GIVING BIRTH LEFT THIS MOTHER IN A WHEELCHAIR
A mother who was told she would be in a wheelchair for the rest of her life after suffering a brain injury during childbirth has overcome the odds by completing a charity walk.
Rachel Harry, 40, of Wales, had a heart attack while giving birth to her daughter Freya in July 2012, after a blood clot went unnoticed and caused hypoxic brain injury. Hypoxic brain damage happens when the brain is exposed to oxygen due to a disruption in blood flow to the brain, resulting in brain cell death or dysfunction.
The undiagnosed clot in Rachel’s case caused the blood supply to the brain to be cut off. Rachel’s heartbroken family was told by doctors that the first-time mother would not be capable of walking, sitting up, or feeding herself again.
Rachel, on the other hand, has fought back even against odds. She walked 365 meters without assistance to collect funds for a charity near and dear to her heart. She earned about $A700 for the Clyde Special Riding center in Clwyd, North Wales, on June 11.
The riding center has been helping disabled people learn to gallop horses for over 40 years. Rachel’s daughter Freya, now nine, is seen urging her mother to accomplish the challenge, demonstrating how driven she is. Rachel had been receiving extensive physiotherapy and speech therapy to recover her ability to walk.
She finished a three-year therapy course at the Eccleston, England-based Brain Injury Rehabilitation and Development (BIRD) charity in 2017.
Staff at the center stated at the time praised Rachel for her achievements, stating they were “very proud” of her and her family’s “drive, devotion, and dedication.” Her amazing daughter Freya persisted to aid her mother during a series of lockdowns after the COVID pandemic halted her progress.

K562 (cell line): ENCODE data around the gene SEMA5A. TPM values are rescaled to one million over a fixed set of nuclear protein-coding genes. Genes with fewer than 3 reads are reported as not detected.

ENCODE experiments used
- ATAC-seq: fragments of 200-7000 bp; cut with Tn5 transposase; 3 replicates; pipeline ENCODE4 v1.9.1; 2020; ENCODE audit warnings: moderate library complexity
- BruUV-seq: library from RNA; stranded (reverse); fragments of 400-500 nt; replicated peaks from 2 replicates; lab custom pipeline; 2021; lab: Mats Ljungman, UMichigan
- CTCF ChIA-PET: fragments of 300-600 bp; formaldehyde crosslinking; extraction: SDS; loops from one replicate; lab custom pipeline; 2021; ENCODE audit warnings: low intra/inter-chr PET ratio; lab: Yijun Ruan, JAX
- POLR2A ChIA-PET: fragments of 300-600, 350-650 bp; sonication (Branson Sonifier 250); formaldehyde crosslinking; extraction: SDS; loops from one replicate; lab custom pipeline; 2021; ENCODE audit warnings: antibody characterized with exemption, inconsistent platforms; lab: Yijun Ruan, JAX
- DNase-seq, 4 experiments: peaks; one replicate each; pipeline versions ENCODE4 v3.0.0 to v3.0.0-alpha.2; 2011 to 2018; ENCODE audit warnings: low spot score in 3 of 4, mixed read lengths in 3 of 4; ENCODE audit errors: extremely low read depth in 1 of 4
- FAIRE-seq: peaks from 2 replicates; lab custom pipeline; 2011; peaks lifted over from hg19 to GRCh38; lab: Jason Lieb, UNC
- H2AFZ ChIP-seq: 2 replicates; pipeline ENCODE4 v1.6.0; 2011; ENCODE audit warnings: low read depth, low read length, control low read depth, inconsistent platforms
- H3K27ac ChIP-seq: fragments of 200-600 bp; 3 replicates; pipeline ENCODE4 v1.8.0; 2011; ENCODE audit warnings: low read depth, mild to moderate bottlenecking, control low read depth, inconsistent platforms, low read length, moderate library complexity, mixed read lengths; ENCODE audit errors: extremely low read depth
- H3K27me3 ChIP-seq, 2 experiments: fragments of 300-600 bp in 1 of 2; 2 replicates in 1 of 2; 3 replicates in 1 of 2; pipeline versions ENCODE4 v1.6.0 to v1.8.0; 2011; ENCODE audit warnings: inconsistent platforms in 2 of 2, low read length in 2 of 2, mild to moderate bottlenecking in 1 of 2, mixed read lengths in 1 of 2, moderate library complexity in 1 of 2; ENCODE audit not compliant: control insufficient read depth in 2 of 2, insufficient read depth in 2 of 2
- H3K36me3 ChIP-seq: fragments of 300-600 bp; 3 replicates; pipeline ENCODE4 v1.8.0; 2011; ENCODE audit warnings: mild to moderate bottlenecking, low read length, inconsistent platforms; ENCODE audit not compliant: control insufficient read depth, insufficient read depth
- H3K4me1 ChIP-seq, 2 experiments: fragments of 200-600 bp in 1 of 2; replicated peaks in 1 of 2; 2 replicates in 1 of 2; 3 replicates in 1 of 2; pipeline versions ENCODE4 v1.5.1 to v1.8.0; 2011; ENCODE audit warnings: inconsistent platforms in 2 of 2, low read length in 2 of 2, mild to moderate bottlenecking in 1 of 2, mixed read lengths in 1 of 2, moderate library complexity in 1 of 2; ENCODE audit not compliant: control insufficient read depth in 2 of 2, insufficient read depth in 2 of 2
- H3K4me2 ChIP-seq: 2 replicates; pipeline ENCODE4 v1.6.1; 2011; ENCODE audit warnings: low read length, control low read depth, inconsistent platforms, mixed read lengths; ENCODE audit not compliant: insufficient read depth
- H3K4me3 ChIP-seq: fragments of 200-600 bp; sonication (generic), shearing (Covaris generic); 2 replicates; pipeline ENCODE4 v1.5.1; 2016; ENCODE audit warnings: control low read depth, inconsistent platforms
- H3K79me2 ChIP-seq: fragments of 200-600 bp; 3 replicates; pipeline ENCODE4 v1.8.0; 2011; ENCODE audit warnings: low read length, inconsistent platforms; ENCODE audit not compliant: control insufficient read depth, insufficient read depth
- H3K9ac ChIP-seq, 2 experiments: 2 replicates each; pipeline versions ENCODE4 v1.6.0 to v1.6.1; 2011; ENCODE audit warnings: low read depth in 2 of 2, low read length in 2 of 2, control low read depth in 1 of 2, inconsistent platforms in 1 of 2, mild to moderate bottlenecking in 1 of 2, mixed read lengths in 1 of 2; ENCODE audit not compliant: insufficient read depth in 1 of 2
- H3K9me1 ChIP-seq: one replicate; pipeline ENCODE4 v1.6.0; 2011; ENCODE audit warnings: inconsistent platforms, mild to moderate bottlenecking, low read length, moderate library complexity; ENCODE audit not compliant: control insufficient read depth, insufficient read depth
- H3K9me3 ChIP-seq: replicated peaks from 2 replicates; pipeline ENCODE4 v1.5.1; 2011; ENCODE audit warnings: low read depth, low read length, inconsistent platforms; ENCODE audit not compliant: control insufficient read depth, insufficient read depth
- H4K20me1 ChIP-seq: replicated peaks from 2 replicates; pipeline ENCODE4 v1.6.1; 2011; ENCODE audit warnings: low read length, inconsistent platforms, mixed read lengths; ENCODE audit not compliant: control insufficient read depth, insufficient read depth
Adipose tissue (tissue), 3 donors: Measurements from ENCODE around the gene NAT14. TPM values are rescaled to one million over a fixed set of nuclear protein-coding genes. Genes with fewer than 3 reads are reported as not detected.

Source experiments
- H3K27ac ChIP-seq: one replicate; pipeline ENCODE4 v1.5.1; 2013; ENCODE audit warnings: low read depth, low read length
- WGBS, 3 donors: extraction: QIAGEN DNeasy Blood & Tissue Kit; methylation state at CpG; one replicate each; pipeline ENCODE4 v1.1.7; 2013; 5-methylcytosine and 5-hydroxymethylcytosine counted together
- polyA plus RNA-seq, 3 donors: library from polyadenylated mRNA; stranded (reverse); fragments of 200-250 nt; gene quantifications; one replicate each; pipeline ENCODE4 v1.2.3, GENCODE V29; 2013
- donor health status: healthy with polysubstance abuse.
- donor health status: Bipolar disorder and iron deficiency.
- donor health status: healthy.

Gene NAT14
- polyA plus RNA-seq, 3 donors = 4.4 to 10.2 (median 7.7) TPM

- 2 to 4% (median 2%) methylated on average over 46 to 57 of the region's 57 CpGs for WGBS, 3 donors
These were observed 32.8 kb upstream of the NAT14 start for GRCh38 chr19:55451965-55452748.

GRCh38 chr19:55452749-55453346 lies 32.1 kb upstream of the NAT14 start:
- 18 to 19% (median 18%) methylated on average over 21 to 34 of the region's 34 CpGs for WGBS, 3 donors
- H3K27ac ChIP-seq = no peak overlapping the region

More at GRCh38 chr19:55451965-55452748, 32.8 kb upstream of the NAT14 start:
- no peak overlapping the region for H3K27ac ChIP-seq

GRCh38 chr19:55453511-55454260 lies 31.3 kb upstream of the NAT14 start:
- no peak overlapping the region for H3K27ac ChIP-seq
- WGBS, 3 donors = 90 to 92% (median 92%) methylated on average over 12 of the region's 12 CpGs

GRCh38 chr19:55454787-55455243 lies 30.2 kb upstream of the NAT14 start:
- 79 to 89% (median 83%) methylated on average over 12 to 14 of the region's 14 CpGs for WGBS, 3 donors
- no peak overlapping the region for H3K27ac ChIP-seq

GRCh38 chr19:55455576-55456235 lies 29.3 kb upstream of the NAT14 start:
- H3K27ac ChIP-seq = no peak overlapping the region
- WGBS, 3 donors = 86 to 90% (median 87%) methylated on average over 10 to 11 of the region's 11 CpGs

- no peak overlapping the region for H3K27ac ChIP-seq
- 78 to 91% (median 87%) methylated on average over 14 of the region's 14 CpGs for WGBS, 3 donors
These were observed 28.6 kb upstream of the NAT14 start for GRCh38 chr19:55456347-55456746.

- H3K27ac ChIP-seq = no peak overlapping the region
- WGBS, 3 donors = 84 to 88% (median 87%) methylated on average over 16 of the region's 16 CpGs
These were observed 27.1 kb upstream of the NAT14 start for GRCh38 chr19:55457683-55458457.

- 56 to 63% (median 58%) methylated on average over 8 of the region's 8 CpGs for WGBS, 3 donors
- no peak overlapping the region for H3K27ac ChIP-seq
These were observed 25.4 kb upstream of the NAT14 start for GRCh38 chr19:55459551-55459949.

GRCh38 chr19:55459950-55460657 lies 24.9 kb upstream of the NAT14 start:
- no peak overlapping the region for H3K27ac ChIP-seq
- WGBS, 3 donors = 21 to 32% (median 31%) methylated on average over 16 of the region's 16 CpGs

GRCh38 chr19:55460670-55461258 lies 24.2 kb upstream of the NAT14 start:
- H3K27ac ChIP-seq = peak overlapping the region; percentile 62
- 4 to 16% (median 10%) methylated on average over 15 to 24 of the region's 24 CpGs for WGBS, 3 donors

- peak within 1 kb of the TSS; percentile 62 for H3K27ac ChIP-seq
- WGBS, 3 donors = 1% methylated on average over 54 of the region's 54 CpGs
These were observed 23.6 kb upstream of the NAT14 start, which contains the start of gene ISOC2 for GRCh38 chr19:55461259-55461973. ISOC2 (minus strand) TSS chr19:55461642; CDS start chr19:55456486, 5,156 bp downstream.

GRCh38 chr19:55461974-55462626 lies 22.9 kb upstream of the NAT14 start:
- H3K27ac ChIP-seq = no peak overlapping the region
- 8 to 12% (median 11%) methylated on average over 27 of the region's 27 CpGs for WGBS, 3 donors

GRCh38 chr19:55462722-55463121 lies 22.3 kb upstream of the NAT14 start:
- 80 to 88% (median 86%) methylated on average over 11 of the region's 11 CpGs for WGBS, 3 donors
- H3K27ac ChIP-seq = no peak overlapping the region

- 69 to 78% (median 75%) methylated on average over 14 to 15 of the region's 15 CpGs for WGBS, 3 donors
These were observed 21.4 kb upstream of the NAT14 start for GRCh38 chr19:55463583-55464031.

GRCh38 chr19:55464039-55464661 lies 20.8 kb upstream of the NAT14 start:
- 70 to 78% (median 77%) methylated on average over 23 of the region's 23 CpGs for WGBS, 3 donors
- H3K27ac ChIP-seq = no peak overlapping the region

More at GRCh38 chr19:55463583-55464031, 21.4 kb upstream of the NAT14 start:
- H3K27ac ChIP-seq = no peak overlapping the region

“It’s an outstanding feat for Rachel and shows how far she’s come,” Rachel’s mother Karen, 62, said after her charity walk.
When Karan’s daughter initially arrived at BIRD, she struggled to sit unassisted. She required assistance in all aspects of her everyday life, including personal hygiene, eating, drinking, and moving around. Karan told Welsh news site Leader Live, “Her communication was weak, and we didn’t know if she was happy, upset, or in need of anything.”
Things started to change for the worst when the COVID epidemic broke out, and Rachel’s continuous therapy sessions were cut short. “It was quite difficult,” Karan admitted. “Because we didn’t have as many care hours, we did a lot of it at home.” “There was a period when we didn’t have any therapy and we were simply trying to keep Rachel safe.”
“Doctors told us she’d probably never walk or talk again over ten years ago, and today she’s walking 400 yards.” We’re quite glad of her, and we never lose hope that she’ll keep learning and progressing.”
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